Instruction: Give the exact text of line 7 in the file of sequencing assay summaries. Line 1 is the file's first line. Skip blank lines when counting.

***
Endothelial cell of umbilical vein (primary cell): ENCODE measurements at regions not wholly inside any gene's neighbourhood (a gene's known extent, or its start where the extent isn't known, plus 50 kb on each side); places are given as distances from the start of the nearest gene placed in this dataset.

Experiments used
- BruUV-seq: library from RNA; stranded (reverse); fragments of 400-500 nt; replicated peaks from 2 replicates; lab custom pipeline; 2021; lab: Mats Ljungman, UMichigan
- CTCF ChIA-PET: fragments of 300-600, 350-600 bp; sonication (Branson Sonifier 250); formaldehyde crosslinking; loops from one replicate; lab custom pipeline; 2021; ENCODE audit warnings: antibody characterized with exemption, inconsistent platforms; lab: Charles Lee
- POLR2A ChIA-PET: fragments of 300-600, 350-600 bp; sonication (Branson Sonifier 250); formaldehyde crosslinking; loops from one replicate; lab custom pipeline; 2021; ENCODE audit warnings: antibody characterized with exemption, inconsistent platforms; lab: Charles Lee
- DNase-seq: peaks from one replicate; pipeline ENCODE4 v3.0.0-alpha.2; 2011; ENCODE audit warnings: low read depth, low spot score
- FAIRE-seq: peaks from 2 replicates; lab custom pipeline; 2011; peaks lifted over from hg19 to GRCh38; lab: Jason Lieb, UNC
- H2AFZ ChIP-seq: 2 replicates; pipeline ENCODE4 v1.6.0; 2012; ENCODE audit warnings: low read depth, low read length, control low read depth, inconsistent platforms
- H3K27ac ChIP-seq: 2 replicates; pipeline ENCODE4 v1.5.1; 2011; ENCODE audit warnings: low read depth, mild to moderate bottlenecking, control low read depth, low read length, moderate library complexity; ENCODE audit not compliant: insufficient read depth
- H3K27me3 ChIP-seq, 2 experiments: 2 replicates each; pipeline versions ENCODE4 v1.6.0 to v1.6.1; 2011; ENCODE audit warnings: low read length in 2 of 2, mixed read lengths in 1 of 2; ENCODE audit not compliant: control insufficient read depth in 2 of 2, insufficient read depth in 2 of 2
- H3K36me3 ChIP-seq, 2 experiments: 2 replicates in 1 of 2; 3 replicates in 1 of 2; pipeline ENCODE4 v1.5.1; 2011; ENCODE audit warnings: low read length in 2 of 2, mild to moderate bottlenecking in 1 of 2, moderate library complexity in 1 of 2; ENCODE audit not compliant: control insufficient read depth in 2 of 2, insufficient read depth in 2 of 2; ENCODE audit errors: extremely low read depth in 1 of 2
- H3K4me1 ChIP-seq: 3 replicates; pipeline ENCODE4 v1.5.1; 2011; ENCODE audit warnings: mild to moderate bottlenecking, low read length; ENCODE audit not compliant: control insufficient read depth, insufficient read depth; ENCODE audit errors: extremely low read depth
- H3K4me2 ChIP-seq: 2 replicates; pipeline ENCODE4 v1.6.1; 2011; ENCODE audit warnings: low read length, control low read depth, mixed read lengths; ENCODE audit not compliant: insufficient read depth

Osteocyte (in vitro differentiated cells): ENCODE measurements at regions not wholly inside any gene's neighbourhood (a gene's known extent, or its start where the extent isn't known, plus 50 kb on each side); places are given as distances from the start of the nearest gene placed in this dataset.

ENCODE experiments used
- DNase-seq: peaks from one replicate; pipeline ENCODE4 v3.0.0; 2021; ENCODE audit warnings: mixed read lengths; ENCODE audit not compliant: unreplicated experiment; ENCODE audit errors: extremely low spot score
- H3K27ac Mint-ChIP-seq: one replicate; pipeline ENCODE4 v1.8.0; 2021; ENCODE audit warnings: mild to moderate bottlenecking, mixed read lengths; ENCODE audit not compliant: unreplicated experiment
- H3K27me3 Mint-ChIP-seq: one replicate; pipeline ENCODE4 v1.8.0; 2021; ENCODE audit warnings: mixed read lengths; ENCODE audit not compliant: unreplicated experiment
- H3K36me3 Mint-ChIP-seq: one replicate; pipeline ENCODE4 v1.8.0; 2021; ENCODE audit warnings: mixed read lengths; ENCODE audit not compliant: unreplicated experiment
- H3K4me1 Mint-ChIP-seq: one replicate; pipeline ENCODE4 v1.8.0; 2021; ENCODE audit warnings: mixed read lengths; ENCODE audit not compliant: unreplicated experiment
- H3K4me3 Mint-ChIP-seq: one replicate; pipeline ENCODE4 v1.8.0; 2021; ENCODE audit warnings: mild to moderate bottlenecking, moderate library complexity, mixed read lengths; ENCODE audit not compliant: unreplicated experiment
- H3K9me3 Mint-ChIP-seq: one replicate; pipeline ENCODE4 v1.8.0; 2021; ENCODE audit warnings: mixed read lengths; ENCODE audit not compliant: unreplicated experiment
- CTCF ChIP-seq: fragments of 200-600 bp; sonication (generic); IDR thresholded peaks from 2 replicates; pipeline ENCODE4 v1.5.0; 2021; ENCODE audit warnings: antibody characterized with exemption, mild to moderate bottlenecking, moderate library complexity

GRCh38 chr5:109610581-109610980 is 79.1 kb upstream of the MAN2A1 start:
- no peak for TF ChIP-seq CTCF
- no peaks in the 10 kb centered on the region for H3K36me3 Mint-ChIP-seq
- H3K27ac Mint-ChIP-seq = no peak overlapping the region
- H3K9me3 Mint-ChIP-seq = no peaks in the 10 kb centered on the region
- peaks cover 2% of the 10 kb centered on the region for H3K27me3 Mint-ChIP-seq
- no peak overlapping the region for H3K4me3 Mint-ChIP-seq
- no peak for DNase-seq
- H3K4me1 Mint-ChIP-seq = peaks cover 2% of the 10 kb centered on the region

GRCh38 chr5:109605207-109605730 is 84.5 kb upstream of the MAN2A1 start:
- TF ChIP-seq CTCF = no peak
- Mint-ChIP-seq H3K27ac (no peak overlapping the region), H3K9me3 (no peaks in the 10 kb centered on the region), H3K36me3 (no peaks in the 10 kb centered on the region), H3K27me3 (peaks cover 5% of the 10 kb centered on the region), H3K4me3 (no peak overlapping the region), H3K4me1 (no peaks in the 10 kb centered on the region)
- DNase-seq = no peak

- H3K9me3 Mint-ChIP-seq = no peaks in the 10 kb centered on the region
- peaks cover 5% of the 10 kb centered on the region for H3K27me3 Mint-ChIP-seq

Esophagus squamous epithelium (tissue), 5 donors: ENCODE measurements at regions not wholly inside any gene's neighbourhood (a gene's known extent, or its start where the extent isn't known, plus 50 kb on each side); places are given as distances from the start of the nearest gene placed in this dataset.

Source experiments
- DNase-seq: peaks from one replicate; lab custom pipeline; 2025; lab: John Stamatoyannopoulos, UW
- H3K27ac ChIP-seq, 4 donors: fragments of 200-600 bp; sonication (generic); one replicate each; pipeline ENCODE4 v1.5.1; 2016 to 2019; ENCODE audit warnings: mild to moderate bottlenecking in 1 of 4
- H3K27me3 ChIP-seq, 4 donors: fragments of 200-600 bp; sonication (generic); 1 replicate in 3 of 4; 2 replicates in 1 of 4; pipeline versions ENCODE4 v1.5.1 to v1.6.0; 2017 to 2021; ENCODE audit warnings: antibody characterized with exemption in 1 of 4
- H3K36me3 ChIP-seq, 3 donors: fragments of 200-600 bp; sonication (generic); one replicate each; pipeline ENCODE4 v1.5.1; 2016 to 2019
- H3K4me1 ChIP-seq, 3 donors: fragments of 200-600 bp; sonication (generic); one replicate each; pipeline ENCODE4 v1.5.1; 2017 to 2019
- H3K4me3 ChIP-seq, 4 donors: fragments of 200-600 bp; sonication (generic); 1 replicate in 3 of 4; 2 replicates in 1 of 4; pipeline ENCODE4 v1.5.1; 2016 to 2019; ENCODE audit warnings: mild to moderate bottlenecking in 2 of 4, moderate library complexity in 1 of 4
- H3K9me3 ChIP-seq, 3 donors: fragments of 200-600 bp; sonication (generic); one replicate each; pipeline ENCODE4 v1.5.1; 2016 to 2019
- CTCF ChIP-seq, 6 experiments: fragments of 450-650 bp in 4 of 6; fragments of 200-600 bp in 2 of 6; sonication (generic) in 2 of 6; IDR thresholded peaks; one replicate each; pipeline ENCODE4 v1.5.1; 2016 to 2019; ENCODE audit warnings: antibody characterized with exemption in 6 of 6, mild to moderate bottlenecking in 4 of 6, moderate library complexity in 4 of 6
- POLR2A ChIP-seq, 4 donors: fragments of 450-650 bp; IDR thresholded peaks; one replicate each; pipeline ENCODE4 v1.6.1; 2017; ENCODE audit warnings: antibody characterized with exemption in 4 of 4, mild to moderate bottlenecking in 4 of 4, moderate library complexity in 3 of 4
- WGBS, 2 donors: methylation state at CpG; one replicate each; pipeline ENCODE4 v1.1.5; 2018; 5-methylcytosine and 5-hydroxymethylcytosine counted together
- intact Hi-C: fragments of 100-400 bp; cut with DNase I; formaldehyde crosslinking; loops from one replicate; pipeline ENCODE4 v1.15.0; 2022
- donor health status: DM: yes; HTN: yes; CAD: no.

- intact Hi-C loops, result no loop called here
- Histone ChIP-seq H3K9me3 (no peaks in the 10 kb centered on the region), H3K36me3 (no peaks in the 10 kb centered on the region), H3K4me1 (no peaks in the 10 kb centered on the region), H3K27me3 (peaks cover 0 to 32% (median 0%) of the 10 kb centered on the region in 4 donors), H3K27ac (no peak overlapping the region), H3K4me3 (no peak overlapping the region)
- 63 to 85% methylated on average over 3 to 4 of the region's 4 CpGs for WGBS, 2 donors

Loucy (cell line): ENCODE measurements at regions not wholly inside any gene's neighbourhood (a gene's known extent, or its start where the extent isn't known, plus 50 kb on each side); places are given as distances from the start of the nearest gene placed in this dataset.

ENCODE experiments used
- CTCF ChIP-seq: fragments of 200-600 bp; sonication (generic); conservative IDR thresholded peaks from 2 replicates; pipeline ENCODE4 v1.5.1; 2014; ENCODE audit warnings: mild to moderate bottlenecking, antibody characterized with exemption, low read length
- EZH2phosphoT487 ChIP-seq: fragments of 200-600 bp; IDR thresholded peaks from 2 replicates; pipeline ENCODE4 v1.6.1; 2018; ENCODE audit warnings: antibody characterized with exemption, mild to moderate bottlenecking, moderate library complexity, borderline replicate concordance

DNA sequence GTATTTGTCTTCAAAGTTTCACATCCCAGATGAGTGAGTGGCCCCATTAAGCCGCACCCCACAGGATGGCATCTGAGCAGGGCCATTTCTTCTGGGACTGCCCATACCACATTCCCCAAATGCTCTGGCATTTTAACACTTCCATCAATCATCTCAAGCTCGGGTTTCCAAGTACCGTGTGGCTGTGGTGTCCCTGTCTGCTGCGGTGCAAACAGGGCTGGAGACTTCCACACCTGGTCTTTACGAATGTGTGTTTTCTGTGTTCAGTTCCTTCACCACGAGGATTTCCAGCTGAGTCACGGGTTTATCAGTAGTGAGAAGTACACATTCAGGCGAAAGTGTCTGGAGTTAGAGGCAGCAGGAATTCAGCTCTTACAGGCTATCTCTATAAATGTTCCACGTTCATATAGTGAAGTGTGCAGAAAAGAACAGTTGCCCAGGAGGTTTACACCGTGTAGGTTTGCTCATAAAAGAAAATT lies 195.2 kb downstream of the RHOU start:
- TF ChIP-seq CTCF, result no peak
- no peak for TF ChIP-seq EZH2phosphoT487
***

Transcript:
- FAIRE-seq: peaks from 2 replicates; lab custom pipeline; 2011; peaks lifted over from hg19 to GRCh38; lab: Jason Lieb, UNC